whole, perhaps rather gained than loft ground.
Neither their long refidence at Avignon, nor the
great fchifm which took place immediately after it,
tho' feemingly very hazardous for them, were of
any m.aterial differvice. The eyes of princes and
others were opened with refpetl to many abufes of
the papal power; but, notwithflanding this, fuch
a power was almoft univerfally thought to be ne-
ceflary in the Chriflian world. The ground of



their claims as the vicars of Chriji was never called
in queftion by any who had the power to oppofe

When Edward III of England remonflrated to
Clement VI againfl: his dirpofal of bifliopricks by
way of referve, aS contrary to an afl of his parlia-
ment, he anf'vvered, " ConGder it is not the
'• apoftles, but Chrifl. himfelf, who has given to
" the church of Rome the fupremacy over all the
*' churches in the world. It is he that inftituted
*•' all the patriarchates, metropolitans, and cathe-
« dral churches, and all the dignities that are in
«' them. It is to the pope that the difpofal of all
'•' thcfe dignities, offices, and benefices, belongs."

Alphonfo king of CaRile, complaining to the
fame pope in a. d. 1348, of his giving the bifliop-
rick of Coriae to a foreigner, he anfwcred, " Did
" not the apoillcs, of whom the bifhops are the
»' facceilbrs, receive a commifl:on from our Saviour
"'to preach to all nations ? Was St. James, from
*« whom the Spaniards received the gofpel, a native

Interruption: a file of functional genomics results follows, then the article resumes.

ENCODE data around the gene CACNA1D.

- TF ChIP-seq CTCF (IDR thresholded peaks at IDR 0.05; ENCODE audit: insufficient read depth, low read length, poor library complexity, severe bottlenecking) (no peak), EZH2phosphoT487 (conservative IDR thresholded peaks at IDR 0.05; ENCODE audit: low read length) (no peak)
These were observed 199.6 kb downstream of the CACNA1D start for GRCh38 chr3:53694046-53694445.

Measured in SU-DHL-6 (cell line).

*' ofSoain? Can you be furprized then, if the
** pope follow the example of him whofe place he
*« occupies on earth, and before whom there is no
" diftin6lion of nations, or acceptance of perfons,
*' and if he chufe capable perfons, tho' (hangers,
«' to condu6l the flack of Chrifl ?" However,
Fleury well obferves, that a thoufand years before



this pope Juliu5> reproached the Orientals for mak-
ing Gregory of Cappadocia biHiop of Alexandria,
who was not a native ofihe place. When the fame
pope made many referves of prelacies, and abbeys,
making no account of the eledions of chapters and
communities, and was told that his predeceffors
had not done fuch things, he faid they did not
know what it was to be popes. Fleury, Vol. 20.

p. 31.

The popes did not even think ihemfelves bound
by what ihemfelves had fworn to before their eleft-
ion. In A. D. 1353 Innocent VI rcfufed to abide
by the reftrictions that he himfelf, as well as the
other cardinals, had agreed to and fjgned daring
the vacancy of the fee. *' That wriling," he faid,
" is a prejudice to the pleniiude ol power which
*' God himfelf with his own mouth gave to the
" pope only, fmce it bounds and rellrains it within
*' certain limits. This power," he faid, *' could
" not be complete, if it depended upon the con-
*' fent, difcretion, and agreement of any others;
«' and thofe rafh oaths wotild be prejudicial to other
" churches." He therefore declared that the car-
dinals had no power to make fuch agreements ;
and faid, " We and our fucceiTors the popes are
" not obliged to obferve them, or the oaths made
" in confecjuence of them."



Tho*, in order to put an end to the great
fchifm which had fo long divided the church, of
which an account will be given hereafter, it was
neceffary that a general council ftiould affert a right
of depofing them, and its fuperiority to them,
which the council of Conflancedid in the mofl ex-
plicit manner, and Martin himfelf, who was elefted
pope in confequence of that council, had affented
to it, he was no fooner inflated in that dignity,
than he claimed the fame power that his prede-
ceffors had done. Having refufed to condemn a
treatife which had given oflFence ro the Poles, they
appealed to a council. But he immediately pub-
lifhed a bull, forbidding all appeals from the fo-
vereign judge, or the apoftolic fee, or to decline
its d^ecifion in matters of faith. This is the more
extraordinary, as this pope, in his bull againH; the
IIufiTites in a. d. 1418, obliged them to fwear that
what had been approved or condemned by all the